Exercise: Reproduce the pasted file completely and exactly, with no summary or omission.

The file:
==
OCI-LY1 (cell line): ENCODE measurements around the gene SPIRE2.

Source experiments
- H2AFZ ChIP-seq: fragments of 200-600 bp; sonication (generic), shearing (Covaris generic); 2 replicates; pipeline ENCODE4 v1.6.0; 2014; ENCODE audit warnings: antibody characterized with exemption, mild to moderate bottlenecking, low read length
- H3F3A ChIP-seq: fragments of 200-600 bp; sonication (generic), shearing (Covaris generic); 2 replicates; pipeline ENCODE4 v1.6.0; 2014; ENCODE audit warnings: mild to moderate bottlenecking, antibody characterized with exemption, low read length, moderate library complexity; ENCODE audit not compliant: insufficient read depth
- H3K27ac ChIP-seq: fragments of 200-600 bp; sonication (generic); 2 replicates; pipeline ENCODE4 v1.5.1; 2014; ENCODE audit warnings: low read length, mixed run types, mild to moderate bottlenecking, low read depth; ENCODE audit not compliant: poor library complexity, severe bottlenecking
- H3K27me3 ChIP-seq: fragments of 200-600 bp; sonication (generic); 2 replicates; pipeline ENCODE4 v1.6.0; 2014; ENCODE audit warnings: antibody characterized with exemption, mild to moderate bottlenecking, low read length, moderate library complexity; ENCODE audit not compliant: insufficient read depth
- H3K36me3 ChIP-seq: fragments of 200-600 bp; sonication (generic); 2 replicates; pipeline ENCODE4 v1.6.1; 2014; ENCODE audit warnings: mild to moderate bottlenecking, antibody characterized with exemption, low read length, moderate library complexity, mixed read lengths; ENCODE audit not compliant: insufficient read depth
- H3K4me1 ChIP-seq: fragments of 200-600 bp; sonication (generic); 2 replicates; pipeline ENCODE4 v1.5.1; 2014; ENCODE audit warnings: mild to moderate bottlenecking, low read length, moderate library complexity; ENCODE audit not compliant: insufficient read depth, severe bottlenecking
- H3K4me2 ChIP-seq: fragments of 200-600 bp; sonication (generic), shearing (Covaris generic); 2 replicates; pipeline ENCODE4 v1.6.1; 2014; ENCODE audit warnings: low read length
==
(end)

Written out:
OCI-LY1 (cell line): ENCODE measurements around the gene SPIRE2.

Source experiments
- H2AFZ ChIP-seq: fragments of 200-600 bp; sonication (generic), shearing (Covaris generic); 2 replicates; pipeline ENCODE4 v1.6.0; 2014; ENCODE audit warnings: antibody characterized with exemption, mild to moderate bottlenecking, low read length
- H3F3A ChIP-seq: fragments of 200-600 bp; sonication (generic), shearing (Covaris generic); 2 replicates; pipeline ENCODE4 v1.6.0; 2014; ENCODE audit warnings: mild to moderate bottlenecking, antibody characterized with exemption, low read length, moderate library complexity; ENCODE audit not compliant: insufficient read depth
- H3K27ac ChIP-seq: fragments of 200-600 bp; sonication (generic); 2 replicates; pipeline ENCODE4 v1.5.1; 2014; ENCODE audit warnings: low read length, mixed run types, mild to moderate bottlenecking, low read depth; ENCODE audit not compliant: poor library complexity, severe bottlenecking
- H3K27me3 ChIP-seq: fragments of 200-600 bp; sonication (generic); 2 replicates; pipeline ENCODE4 v1.6.0; 2014; ENCODE audit warnings: antibody characterized with exemption, mild to moderate bottlenecking, low read length, moderate library complexity; ENCODE audit not compliant: insufficient read depth
- H3K36me3 ChIP-seq: fragments of 200-600 bp; sonication (generic); 2 replicates; pipeline ENCODE4 v1.6.1; 2014; ENCODE audit warnings: mild to moderate bottlenecking, antibody characterized with exemption, low read length, moderate library complexity, mixed read lengths; ENCODE audit not compliant: insufficient read depth
- H3K4me1 ChIP-seq: fragments of 200-600 bp; sonication (generic); 2 replicates; pipeline ENCODE4 v1.5.1; 2014; ENCODE audit warnings: mild to moderate bottlenecking, low read length, moderate library complexity; ENCODE audit not compliant: insufficient read depth, severe bottlenecking
- H3K4me2 ChIP-seq: fragments of 200-600 bp; sonication (generic), shearing (Covaris generic); 2 replicates; pipeline ENCODE4 v1.6.1; 2014; ENCODE audit warnings: low read length